3D model (JSmol)
CompTox Dashboard (EPA)
|Molar mass||124.12 g/mol|
|Melting point||100 °C (212 °F; 373 K)decomposes at 150 °C|
|38.1 g/100 mL (0 °C)|
|Solubility||slightly soluble in ethanol |
insoluble in ether, acetone
Std enthalpy of
Except where otherwise noted, data are given for materials in their standard state (at 25 °C [77 °F], 100 kPa).
Calcium azide is a chemical compound with the formula CaN6.
It can be obtained from a distilled reaction between hydrazoic acid and calcium hydroxide.
Hydrazoic acid, also known as hydrogen azide or azoimide, is a compound with the chemical formula HN3. It is a colorless, volatile, and explosive liquid at room temperature and pressure. It is a compound of nitrogen and hydrogen, and is therefore a pnictogen hydride. It was first isolated in 1890 by Theodor Curtius. The acid has few applications, but its conjugate base, the azide ion, is useful in specialized processes.
Calcium hydroxide (traditionally called slaked lime) is an inorganic compound with the chemical formula Ca(OH)2. It is a colorless crystal or white powder and is produced when quicklime (calcium oxide) is mixed, or slaked with water. It has many names including hydrated lime, caustic lime, builders' lime, slack lime, cal, or pickling lime. Calcium hydroxide is used in many applications, including food preparation, where it has been identified as E number E526. Limewater is the common name for a saturated solution of calcium hydroxide.
Calcium azide is sensitive to impact, in which it may detonate and ignite.
Lead azide (Pb(N3)2) is an inorganic compound. More so than other azides, Pb(N
2 is explosive. It is used in detonators to initiate secondary explosives. In a commercially usable form, it is a white to buff powder.
Azide is the anion with the formula N−
3. It is the conjugate base of hydrazoic acid (HN3). N−
3 is a linear anion that is isoelectronic with CO2, NCO−, N2O, NO+
2 and NCF. Per valence bond theory, azide can be described by several resonance structures; an important one being . Azide is also a functional group in organic chemistry, RN3.
In organic chemistry, an amino sugar is a sugar molecule in which a hydroxyl group has been replaced with an amine group. More than 60 amino sugars are known, with one of the most abundant being N-Acetyl-d-glucosamine, which is the main component of chitin.
Sodium azide is the inorganic compound with the formula NaN3. This colorless salt is the gas-forming component in many car airbag systems. It is used for the preparation of other azide compounds. It is an ionic substance, is highly soluble in water, and is very acutely toxic.
Thermal decomposition, or thermolysis, is a chemical decomposition caused by heat. The decomposition temperature of a substance is the temperature at which the substance chemically decomposes. The reaction is usually endothermic as heat is required to break chemical bonds in the compound undergoing decomposition. If decomposition is sufficiently exothermic, a positive feedback loop is created producing thermal runaway and possibly an explosion.
The Curtius rearrangement, first defined by Theodor Curtius in 1885, is the thermal decomposition of an acyl azide to an isocyanate with loss of nitrogen gas. The isocyanate then undergoes attack by a variety of nucleophiles such as water, alcohols and amines, to yield a primary amine, carbamate or urea derivative respectively. Several reviews have been published.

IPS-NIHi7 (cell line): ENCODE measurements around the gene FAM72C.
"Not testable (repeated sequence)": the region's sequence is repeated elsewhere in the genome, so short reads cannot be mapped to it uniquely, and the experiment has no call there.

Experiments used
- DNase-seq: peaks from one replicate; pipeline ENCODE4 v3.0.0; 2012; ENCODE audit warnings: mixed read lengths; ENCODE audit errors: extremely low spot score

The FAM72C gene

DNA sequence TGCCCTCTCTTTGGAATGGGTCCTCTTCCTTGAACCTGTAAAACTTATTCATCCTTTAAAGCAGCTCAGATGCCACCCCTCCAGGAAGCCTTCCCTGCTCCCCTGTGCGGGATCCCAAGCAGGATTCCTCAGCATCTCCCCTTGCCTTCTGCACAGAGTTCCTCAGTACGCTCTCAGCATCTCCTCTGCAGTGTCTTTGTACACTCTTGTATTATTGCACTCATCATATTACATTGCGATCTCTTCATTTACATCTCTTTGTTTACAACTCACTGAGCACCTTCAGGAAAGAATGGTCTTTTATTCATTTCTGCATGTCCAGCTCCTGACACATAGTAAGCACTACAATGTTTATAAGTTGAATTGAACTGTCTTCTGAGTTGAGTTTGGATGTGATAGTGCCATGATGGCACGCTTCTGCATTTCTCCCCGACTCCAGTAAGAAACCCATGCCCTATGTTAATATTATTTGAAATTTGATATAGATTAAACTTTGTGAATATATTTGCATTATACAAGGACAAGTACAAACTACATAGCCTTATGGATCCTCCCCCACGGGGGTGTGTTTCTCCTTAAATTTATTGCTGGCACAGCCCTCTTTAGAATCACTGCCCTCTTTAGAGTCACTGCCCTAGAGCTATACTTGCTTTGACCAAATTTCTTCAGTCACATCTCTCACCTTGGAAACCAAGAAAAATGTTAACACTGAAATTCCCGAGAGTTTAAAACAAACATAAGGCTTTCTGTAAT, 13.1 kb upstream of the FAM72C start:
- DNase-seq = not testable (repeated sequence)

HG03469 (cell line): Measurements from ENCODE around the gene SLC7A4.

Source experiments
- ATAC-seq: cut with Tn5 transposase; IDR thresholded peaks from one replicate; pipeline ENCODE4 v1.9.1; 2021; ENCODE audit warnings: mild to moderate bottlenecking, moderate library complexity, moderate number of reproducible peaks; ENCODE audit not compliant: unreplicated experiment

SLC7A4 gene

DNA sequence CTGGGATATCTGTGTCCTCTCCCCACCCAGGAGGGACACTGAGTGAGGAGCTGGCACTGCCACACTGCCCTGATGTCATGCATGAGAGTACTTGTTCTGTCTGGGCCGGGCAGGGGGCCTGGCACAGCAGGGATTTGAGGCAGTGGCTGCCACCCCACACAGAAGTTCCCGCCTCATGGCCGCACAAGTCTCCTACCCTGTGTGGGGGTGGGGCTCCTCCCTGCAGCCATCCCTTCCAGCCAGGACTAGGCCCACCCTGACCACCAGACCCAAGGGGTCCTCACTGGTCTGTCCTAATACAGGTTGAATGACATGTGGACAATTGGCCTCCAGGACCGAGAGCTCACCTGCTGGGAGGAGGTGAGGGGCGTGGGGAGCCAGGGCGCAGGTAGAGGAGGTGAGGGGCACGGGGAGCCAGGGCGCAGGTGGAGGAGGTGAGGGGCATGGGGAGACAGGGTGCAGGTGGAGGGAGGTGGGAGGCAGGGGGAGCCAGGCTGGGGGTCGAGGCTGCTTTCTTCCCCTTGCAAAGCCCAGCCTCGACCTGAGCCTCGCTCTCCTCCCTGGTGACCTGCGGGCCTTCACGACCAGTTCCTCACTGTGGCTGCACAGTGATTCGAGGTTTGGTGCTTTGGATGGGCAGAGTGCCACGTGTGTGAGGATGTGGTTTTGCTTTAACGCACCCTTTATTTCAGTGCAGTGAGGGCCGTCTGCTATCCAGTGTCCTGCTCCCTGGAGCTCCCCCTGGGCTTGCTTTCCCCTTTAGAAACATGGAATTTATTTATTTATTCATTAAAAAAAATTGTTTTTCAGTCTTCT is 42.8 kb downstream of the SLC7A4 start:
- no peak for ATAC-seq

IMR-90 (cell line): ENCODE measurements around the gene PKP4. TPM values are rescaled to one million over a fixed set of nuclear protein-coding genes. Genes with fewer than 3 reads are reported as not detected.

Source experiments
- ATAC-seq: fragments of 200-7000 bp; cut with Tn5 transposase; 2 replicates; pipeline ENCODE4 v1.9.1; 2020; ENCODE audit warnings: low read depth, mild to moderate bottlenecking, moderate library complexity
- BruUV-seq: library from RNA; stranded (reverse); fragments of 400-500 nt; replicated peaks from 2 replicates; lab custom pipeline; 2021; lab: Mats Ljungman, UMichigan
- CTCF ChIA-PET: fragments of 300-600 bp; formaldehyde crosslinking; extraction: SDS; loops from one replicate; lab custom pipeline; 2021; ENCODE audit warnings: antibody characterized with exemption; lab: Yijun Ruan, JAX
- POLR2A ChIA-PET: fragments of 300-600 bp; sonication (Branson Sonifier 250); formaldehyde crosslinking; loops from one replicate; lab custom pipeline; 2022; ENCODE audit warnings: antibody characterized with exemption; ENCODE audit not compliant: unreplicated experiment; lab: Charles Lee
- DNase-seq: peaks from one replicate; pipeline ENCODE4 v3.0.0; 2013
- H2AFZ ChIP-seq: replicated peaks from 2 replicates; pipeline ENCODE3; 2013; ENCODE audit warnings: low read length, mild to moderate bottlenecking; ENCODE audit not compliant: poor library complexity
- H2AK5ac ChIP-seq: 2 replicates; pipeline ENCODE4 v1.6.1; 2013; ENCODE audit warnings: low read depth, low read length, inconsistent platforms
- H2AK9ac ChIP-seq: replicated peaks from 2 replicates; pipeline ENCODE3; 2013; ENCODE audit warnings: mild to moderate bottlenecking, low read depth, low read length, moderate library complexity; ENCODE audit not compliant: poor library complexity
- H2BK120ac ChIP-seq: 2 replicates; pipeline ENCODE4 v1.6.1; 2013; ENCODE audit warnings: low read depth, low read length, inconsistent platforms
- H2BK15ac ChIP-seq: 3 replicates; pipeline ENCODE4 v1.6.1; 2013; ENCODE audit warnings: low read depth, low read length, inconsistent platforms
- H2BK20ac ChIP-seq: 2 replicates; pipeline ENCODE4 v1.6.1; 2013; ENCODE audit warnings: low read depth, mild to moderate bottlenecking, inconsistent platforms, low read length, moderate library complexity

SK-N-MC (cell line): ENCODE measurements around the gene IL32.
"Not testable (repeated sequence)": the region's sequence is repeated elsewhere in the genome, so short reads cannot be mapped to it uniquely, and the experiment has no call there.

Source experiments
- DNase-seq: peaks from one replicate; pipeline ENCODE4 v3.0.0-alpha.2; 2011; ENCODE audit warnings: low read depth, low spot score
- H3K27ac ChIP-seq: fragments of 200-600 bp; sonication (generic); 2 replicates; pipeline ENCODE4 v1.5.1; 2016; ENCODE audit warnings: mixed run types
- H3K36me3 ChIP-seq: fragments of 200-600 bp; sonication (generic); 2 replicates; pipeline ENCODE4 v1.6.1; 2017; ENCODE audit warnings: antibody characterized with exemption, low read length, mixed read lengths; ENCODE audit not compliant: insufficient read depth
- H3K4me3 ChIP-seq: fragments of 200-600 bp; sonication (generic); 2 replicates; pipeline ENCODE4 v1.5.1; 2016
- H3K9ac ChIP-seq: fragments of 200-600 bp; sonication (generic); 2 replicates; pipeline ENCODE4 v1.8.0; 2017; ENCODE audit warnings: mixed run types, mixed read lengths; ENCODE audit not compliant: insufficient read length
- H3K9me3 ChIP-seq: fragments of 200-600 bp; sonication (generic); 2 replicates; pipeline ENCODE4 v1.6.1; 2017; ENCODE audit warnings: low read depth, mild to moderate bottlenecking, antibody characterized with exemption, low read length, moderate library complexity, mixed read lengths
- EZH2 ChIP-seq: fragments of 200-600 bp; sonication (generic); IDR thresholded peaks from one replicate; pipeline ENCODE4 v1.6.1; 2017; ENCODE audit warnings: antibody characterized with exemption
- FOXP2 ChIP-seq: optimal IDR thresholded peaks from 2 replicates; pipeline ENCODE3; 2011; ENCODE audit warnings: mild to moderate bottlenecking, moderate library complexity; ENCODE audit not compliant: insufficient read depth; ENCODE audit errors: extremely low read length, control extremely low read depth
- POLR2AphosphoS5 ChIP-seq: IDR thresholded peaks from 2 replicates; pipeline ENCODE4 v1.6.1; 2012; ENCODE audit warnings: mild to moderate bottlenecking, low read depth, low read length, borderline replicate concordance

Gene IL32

Silver azide is the chemical compound with the formula AgN3. This colorless solid is a well-known explosive.
Thallium azide, TlN3, is a yellow-brown crystalline solid poorly soluble in water. Although it is not nearly as sensitive to shock or friction as lead azide, it can easily be detonated by a flame or spark. It can be stored safely dry in a closed non-metallic container.
Copper(II) azide is a medium density explosive with the molecular formula Cu(N3)2.
Diphenylphosphoryl azide (DPPA) is an organic compound. It is widely used as a reagent in the synthesis of other organic compounds.
Potassium azide is the inorganic compound having the formula KN
3. It is a white, water-soluble salt. It is used as a reagent in the laboratory.
Lithium azide is the lithium salt of hydrazoic acid. It is an unstable and toxic compound that decomposes into lithium and nitrogen when heated.
Beryllium azide, Be(N3)2, is an inorganic compound.
Barium azide is an inorganic azide with the formula Ba(N3)2. Like most azides, it is explosive. It is less sensitive to mechanical shock than lead azide.
Chlorine azide (ClN3) is an inorganic compound that was discovered in 1908 by Friedrich Raschig. Concentrated ClN
3 is notoriously unstable and may spontaneously detonate at any temperature.
Methyl azide is a covalent molecule related to hydrazoic acid and other alkyl azides.
Bromine azide is an explosive inorganic compound with the formula BrN3. It has been described as a crystal or a red liquid at room temperature. It is extremely sensitive to small variations in temperature and pressure, thus extreme caution must be observed when working with this reagent. This property of bromine azide has led to difficulty in discerning its crystal structure, with explosions occurring at Δp ≥ 0.05 Torr and also upon crystallization. Despite this, a crystal structure of bromine azide has been obtained using a miniature zone-melting procedure with focused infrared laser radiation. In contrast to IN3, which forms an endless chain-like structure upon crystallization, BrN3 forms a helical structure.
Rubidium azide is an inorganic compound with the formula RbN3. It is the rubidium salt of the azide ion (N–
3). Like most azides, it is explosive.
Salts and covalent derivatives of the azide ion
|TlN3||Pb(N3)2|| Bi(N3)3 ||Po||At||Rn|
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